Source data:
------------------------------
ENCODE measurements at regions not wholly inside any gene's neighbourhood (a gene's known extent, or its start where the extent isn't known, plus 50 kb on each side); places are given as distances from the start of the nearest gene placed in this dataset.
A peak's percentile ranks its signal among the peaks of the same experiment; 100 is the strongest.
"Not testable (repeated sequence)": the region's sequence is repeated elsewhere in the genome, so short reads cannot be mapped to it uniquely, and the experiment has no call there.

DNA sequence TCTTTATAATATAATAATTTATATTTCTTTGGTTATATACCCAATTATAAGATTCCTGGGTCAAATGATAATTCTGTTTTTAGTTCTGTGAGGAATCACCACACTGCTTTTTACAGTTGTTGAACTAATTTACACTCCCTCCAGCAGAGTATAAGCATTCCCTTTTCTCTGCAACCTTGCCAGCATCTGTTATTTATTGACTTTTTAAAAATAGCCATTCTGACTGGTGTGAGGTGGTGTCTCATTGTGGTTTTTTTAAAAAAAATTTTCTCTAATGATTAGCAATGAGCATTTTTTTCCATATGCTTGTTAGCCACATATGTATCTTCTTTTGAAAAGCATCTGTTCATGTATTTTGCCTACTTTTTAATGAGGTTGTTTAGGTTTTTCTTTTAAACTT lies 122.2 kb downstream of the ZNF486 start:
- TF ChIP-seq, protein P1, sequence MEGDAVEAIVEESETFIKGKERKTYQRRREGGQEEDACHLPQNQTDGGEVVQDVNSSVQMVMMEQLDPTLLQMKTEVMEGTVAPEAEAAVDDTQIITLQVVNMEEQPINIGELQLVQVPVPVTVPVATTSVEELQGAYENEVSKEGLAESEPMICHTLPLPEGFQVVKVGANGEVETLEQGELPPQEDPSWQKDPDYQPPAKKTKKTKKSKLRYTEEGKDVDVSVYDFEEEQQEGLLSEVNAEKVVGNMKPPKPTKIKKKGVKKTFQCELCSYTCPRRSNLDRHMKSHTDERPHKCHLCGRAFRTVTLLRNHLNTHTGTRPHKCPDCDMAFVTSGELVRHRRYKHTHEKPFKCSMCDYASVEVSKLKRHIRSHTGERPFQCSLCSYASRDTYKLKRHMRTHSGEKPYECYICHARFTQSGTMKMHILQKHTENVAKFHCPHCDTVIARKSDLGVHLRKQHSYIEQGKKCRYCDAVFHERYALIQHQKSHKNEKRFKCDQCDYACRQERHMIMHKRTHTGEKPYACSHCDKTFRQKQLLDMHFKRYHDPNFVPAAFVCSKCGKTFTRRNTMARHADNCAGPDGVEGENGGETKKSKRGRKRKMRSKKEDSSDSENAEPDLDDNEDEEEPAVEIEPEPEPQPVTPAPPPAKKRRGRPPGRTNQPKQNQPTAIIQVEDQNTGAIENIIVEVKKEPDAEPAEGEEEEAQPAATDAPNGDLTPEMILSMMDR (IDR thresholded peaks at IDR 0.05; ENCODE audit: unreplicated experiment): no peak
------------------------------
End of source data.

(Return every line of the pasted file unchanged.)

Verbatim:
ENCODE measurements at regions not wholly inside any gene's neighbourhood (a gene's known extent, or its start where the extent isn't known, plus 50 kb on each side); places are given as distances from the start of the nearest gene placed in this dataset.
A peak's percentile ranks its signal among the peaks of the same experiment; 100 is the strongest.
"Not testable (repeated sequence)": the region's sequence is repeated elsewhere in the genome, so short reads cannot be mapped to it uniquely, and the experiment has no call there.

DNA sequence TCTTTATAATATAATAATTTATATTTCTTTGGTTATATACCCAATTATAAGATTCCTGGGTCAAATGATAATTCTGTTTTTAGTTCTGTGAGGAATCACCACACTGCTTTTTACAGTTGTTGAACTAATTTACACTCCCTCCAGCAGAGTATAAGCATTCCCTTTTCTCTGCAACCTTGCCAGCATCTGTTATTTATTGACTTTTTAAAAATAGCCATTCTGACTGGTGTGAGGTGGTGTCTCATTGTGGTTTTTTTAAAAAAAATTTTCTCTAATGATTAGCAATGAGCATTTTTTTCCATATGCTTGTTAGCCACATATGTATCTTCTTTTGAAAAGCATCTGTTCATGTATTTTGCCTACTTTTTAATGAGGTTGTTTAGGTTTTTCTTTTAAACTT lies 122.2 kb downstream of the ZNF486 start:
- TF ChIP-seq, protein P1, sequence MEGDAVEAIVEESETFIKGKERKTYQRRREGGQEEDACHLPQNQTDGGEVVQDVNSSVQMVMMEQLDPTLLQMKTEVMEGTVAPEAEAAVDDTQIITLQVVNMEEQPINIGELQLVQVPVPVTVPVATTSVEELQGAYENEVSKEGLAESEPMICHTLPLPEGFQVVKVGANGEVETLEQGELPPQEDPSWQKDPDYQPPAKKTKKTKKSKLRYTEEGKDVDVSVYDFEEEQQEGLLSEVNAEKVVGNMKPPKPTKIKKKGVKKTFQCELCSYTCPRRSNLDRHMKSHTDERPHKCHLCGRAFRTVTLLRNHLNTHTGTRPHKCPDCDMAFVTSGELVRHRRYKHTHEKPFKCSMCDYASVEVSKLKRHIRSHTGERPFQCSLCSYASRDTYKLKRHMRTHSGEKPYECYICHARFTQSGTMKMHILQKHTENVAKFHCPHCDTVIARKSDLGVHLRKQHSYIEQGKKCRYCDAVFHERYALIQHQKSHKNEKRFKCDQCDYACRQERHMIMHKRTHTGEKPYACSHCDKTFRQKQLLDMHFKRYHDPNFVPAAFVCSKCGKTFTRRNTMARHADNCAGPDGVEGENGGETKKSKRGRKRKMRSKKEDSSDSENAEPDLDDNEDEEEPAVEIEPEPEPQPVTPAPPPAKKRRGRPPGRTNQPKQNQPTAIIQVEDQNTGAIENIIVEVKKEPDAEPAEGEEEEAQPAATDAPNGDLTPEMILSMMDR (IDR thresholded peaks at IDR 0.05; ENCODE audit: unreplicated experiment): no peak